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This article was cross-posted on HuffingtonPost.com.
As the editorial director at an organization that works toward the inclusion of interfaith couples and families in Jewish life, I read and hear a lot of commentary on the future of Judaism and how interfaith families fit into it. Over and over I hear or read Jewish professionals and rabbis say how much they would like to welcomeÂ non-Jews into the community.
Say for a minute you were thinking deeply about joining an exclusive tennis club. You’ve been wanting to become a tennis player for years and you’re finally taking the steps toward that goal. You found a club that alleges to be welcoming and in need of newcomers, but when you tell them you haven’t learned to play yet, and that you might continue to play basketball even after you join, they suddenly don’t seem as welcoming as you expected. The club members and leadership refer over and over to you as a non-tennis player, making you feel not so much like you will ever be a member of the club but a visitor.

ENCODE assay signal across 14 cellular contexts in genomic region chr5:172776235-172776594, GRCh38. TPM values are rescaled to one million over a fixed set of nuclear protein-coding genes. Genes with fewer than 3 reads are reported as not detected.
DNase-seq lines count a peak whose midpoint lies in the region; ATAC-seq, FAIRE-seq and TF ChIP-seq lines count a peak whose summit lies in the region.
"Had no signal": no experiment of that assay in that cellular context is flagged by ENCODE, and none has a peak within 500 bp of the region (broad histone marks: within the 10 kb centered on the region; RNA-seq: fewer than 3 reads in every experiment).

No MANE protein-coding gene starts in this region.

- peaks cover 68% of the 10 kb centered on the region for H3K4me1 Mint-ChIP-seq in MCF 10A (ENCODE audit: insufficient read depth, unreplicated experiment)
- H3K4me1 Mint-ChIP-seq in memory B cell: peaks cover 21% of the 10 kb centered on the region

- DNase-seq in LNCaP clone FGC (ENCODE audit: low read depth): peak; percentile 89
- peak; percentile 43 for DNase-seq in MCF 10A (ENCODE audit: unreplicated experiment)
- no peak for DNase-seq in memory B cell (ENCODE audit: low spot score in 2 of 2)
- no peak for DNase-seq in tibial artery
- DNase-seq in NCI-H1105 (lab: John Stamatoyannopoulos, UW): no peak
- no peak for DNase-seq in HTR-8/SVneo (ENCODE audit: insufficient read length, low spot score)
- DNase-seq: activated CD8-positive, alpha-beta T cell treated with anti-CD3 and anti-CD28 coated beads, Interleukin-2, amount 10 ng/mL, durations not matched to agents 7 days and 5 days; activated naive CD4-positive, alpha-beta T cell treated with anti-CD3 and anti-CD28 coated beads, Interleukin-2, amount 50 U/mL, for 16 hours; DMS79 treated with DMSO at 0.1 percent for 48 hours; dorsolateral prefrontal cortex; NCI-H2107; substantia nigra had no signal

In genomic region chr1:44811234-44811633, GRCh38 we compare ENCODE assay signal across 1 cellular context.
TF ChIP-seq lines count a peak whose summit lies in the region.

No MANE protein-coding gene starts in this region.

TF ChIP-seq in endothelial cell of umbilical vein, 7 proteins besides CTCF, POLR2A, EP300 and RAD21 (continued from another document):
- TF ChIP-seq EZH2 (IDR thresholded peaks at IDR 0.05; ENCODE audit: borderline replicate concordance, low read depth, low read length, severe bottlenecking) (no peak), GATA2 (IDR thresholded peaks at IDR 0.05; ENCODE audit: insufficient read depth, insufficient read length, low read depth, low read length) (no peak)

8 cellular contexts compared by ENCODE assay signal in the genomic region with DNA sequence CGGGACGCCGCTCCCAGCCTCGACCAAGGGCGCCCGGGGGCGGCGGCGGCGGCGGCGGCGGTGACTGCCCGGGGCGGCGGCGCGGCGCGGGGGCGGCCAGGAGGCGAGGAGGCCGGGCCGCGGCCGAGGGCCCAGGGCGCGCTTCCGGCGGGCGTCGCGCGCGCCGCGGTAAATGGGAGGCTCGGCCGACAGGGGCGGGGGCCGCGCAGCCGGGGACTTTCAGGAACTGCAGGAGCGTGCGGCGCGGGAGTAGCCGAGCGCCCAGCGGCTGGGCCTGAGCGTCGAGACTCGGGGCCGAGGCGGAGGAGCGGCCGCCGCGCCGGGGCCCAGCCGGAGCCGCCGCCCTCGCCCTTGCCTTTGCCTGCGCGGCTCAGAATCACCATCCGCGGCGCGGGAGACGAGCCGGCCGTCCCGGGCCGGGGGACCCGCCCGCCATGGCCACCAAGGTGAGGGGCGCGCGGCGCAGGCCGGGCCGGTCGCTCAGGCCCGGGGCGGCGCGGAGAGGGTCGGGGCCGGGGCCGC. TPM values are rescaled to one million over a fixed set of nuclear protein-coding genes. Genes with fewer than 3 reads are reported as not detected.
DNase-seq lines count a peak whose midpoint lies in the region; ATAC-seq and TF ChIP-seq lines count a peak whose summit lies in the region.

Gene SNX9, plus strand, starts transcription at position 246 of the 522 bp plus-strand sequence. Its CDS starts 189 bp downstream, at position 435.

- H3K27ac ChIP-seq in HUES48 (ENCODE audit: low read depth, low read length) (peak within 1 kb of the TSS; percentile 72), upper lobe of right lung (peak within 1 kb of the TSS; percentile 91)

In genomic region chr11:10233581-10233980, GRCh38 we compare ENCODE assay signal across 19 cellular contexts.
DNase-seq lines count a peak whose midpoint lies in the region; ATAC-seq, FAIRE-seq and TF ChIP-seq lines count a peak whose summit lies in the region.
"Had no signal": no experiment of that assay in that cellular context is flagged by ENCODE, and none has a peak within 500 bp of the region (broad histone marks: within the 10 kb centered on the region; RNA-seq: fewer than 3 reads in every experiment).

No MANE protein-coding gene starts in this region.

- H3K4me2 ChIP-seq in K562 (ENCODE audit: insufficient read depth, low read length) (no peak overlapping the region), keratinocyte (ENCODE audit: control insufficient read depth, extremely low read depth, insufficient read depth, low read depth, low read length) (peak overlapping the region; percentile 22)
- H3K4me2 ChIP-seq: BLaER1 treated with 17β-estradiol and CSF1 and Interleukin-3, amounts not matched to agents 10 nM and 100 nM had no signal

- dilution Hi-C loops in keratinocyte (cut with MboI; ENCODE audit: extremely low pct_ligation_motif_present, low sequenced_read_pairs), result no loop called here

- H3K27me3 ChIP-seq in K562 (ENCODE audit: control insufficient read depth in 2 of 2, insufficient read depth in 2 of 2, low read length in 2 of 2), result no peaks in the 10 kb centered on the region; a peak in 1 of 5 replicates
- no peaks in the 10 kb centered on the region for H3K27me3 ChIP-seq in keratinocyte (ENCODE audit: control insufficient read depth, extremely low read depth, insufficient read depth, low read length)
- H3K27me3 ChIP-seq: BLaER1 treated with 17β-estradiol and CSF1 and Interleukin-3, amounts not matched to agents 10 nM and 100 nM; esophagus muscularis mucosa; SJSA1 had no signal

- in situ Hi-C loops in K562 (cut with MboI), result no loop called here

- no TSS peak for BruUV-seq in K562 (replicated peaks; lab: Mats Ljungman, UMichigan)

Obviously “joining” Judaism is a much weightier life choice than playing tennis. Perhaps the analogy of “non-man” to describe a woman hits closer to home? Non-meat eater? In any case, the Jewish community’s decision making around welcoming new people into its fold should not be treated as trivial. But assuming you have decided that you do in fact want to welcome newcomers who are not Jewish to explore Jewish life within your organization (or family or neighborhood)–stand by that decision.
If you want interfaith couples and children of intermarriage to feel welcomed by your community I applaud you on your efforts. If you want that aspiration to translate to reality, start by thinking about the person you’re trying to welcome every time you speak on the topic or write language of welcoming or interact with this audience. How will your messages be perceived by that person? Will they hear that you have a policy of welcoming? Or will they also hear that you want them to be there?
These are two different things.
Step one: You intend to welcome.
Step two: You actually welcome.
Let’s start by speaking in terms of who someone is, not in terms of who someone is not. Respect the audience you seek to invite into your fold by treating them as equals to everyone else in your fold. If someone feels that they are being tolerated and not celebrated, they may not walk through your door. Or if they do walk in, they may turn around and leave.
There isn’t a good word for non-Jew. But you can use the words “partner who is not Jewish” or “partner of another faith.”
It’s not just about this one compound noun. It’s about speaking to interfaith families the way you would Jewish-Jewish families. It’s about deciding whether they are your future and if you answer yes, treating them like it.
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